An MLB shortstop has one of the most physically and mentally demanding positions to play out of the four major sports leagues in the US. In addition to on-field performance, shortstops are also the captains of the infield and the clubhouse.
To be successful at the position, they need to have arm strength, speed, range of motion and the ability to hit for contact. Longevity and production while playing shortstop can lead to fame, massive contracts and lucrative endorsement deals. Can you name the top 10 richest shortstops of the 2013 season? We can, and here they are.
10. Alexei Ramirez – Chicago White Sox – $7 Million
Signed as an amateur free agent out of Puerto Rico in 2008, Alexei Ramirez has played over 900 games for the White Sox over the past six seasons. With his arm strength and range in the infield, Ramirez has consistently been in the AL’s top five for putouts, assists and errors. His career .277 batting average and ability to stay healthy has led him to become one of the top shortstops in the game, making his four-year/$32.5 million contract one of the most valuable on our list.
9. JJ Hardy – Baltimore Orioles – $7.4 Million
The former Minnesota Twin and Milwaukee Brewer has been a staple in the Orioles’ lineup for the past three seasons. As an Oriole, JJ Hardy has played at least 130 games each season and made his second All Star Game appearance in 2013 batting .263 with 25 home runs on the season. While he has struggled at the plate in the post-season, Hardy has consistently had a .990 fielding percentage, making him the rock of the Orioles’ defense. Hardy is only signed through the 2014 season and as a 31-year-old his days of making $7 million a year may be numbered.
8. Rafael Furcal – St. Louis Cardinals – $7.5 Million
The 36-year-old out of the Dominican Republic is the second-oldest player on our list, and his age may have finally caught up to him. After playing for the Dodgers, Blue Jays and Cardinals in 2011, Rafael Furcal finally settled in and made the All Star Game in 2012. However, he has one of the lowest fielding percentages on this list with a career .966 and he missed the entire 2013 season after having “Tommy John” surgery. The 2000 Rookie of the Year Award-winner signed a one-year/$3.5 million deal with the Miami Marlins in December 2013; a small price to pay for a player who may have one more All Star season left in him.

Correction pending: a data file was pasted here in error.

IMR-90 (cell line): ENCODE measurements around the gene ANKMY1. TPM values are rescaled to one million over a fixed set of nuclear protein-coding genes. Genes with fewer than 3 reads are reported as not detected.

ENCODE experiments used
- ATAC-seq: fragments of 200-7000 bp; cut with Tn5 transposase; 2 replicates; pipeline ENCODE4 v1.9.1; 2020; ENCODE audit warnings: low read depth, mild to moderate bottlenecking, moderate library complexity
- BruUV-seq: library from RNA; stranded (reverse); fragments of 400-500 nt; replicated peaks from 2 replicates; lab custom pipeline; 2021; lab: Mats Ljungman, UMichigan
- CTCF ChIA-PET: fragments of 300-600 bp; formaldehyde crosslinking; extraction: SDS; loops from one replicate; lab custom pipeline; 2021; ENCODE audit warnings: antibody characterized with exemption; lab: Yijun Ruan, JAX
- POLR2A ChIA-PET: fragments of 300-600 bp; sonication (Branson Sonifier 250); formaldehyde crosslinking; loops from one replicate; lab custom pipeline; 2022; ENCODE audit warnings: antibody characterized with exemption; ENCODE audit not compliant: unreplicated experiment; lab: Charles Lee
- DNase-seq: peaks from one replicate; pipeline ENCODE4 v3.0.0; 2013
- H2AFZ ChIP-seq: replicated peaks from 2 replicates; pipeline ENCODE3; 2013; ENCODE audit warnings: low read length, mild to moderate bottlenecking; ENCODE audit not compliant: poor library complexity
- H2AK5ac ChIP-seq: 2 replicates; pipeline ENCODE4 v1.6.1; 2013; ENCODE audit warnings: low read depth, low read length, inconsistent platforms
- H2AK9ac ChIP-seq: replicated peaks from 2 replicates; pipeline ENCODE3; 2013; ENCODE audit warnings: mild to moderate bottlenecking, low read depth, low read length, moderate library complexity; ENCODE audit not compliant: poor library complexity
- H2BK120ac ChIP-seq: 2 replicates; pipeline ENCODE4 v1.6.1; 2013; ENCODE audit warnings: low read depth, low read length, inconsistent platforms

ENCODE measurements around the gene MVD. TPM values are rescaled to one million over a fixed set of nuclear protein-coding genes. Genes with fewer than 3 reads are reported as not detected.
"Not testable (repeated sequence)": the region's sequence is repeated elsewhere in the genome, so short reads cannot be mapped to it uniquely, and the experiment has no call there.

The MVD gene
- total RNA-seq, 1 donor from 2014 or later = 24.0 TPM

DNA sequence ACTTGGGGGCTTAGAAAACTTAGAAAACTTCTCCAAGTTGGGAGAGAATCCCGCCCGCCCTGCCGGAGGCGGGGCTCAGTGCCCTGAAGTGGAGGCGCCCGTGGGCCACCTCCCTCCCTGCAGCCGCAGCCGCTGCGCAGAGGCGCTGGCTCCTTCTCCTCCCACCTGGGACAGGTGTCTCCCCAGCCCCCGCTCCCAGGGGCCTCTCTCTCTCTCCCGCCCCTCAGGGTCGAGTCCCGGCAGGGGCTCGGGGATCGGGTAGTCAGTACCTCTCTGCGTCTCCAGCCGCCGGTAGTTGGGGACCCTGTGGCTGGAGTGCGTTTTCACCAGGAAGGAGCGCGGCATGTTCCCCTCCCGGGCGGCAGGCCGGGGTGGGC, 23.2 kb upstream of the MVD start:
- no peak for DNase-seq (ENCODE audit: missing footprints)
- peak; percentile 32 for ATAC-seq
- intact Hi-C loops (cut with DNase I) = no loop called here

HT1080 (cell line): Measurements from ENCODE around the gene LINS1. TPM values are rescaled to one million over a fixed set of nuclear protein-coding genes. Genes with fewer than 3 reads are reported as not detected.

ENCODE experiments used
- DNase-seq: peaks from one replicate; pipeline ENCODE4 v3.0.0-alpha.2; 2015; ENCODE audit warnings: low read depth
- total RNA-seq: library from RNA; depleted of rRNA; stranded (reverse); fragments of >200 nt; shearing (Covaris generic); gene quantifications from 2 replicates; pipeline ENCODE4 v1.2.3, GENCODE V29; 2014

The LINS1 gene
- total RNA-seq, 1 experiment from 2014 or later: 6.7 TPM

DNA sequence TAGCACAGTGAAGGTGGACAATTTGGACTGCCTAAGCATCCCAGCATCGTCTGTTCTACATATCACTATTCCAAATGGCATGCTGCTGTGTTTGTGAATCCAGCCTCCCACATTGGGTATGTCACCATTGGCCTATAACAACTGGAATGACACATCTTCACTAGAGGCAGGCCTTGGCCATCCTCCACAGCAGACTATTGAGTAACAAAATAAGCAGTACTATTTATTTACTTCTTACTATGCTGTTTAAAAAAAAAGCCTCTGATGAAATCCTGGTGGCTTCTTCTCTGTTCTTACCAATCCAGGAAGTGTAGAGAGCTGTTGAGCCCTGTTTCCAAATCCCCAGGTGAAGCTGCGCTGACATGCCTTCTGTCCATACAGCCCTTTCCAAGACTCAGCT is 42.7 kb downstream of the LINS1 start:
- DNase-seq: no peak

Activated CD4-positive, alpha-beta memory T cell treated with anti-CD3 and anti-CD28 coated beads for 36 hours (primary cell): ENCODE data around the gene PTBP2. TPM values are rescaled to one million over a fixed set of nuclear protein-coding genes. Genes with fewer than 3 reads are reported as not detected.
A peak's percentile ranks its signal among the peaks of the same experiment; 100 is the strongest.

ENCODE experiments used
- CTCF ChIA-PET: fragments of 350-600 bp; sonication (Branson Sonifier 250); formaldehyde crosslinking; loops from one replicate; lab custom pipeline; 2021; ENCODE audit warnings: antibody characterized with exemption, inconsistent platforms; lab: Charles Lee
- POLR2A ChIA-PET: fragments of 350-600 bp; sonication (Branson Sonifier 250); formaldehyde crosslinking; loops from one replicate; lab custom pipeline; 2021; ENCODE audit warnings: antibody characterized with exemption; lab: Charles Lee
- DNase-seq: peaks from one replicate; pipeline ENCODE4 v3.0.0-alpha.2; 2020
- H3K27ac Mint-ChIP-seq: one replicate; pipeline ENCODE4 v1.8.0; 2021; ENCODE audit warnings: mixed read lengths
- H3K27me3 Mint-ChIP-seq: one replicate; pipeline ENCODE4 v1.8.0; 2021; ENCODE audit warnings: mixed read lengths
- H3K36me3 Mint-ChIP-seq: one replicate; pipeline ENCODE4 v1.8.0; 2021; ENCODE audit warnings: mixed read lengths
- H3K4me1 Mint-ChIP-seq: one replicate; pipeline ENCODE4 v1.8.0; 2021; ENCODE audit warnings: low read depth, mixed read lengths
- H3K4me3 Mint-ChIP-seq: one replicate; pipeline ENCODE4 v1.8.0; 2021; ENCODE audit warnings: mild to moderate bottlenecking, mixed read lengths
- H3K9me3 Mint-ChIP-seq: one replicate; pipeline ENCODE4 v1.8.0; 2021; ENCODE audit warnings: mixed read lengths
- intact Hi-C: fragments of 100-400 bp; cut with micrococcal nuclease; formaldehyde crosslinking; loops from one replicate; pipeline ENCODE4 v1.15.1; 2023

7. Erick Aybar – Los Angeles Angels – $8.75 Million
Signed as a free agent by the Angels in 2002, Aybar has spent his entire career with the organization, playing in over 900 games while holding down a career .277 batting average. In 2009 and 2011, Aybar ranked first in the AL in double plays as a shortstop and has been in the top five in the AL for least errors committed over the past five seasons. After winning his first Golden Glove Award in 2011, Aybar signed a five-year/$40 million deal, making him an Angel until 2017 when he will turn 33.
6. Stephen Drew – Boston Red Sox – $9.5 Million
Stephen Drew’s stats are a little bit deceiving if you look at them from a risk-reward standpoint. He ranks in the middle of the pack in batting average and range in the field, yet he’s in the top three for on-base and field percentage; consistent for sure, but nothing to knock your socks off. What gives him the push to be worth the $9.5 million he received last year is his experience at the position. He played 124 games in 2013, his first year with the Sox, but with Xander Bogaerts waiting to become the everyday SS, Drew’s days of big money are over unless he can find a new team. Still, his experience could serve the Red Sox in 2014 as Bogaerts works through his growing pains. Unless he gets some free agent offers from other clubs, Drew can expect a hefty pay cut, even if his agent is Scott Boras.
5. Troy Tulowitzki – Colorado Rockies – $10 Million